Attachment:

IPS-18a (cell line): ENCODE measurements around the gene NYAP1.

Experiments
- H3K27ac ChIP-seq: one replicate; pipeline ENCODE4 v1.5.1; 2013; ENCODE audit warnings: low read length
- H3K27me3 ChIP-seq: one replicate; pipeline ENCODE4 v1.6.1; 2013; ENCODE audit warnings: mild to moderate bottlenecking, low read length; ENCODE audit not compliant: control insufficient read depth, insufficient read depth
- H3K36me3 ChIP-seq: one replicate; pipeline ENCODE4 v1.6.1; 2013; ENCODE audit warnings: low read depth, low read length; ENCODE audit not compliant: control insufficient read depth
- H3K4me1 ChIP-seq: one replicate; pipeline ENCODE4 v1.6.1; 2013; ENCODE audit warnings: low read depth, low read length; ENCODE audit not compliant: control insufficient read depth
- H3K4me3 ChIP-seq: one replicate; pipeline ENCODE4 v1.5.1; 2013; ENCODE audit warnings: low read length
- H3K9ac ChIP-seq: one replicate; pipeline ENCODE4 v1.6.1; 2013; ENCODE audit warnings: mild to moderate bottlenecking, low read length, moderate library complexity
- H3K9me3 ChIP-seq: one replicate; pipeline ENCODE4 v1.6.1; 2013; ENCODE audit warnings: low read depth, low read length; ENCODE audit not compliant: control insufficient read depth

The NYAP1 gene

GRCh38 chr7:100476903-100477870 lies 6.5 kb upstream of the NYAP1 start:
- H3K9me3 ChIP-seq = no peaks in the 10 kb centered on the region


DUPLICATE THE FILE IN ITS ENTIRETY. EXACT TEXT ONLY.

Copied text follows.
IPS-18a (cell line): ENCODE measurements around the gene NYAP1.

Experiments
- H3K27ac ChIP-seq: one replicate; pipeline ENCODE4 v1.5.1; 2013; ENCODE audit warnings: low read length
- H3K27me3 ChIP-seq: one replicate; pipeline ENCODE4 v1.6.1; 2013; ENCODE audit warnings: mild to moderate bottlenecking, low read length; ENCODE audit not compliant: control insufficient read depth, insufficient read depth
- H3K36me3 ChIP-seq: one replicate; pipeline ENCODE4 v1.6.1; 2013; ENCODE audit warnings: low read depth, low read length; ENCODE audit not compliant: control insufficient read depth
- H3K4me1 ChIP-seq: one replicate; pipeline ENCODE4 v1.6.1; 2013; ENCODE audit warnings: low read depth, low read length; ENCODE audit not compliant: control insufficient read depth
- H3K4me3 ChIP-seq: one replicate; pipeline ENCODE4 v1.5.1; 2013; ENCODE audit warnings: low read length
- H3K9ac ChIP-seq: one replicate; pipeline ENCODE4 v1.6.1; 2013; ENCODE audit warnings: mild to moderate bottlenecking, low read length, moderate library complexity
- H3K9me3 ChIP-seq: one replicate; pipeline ENCODE4 v1.6.1; 2013; ENCODE audit warnings: low read depth, low read length; ENCODE audit not compliant: control insufficient read depth

The NYAP1 gene

GRCh38 chr7:100476903-100477870 lies 6.5 kb upstream of the NYAP1 start:
- H3K9me3 ChIP-seq = no peaks in the 10 kb centered on the region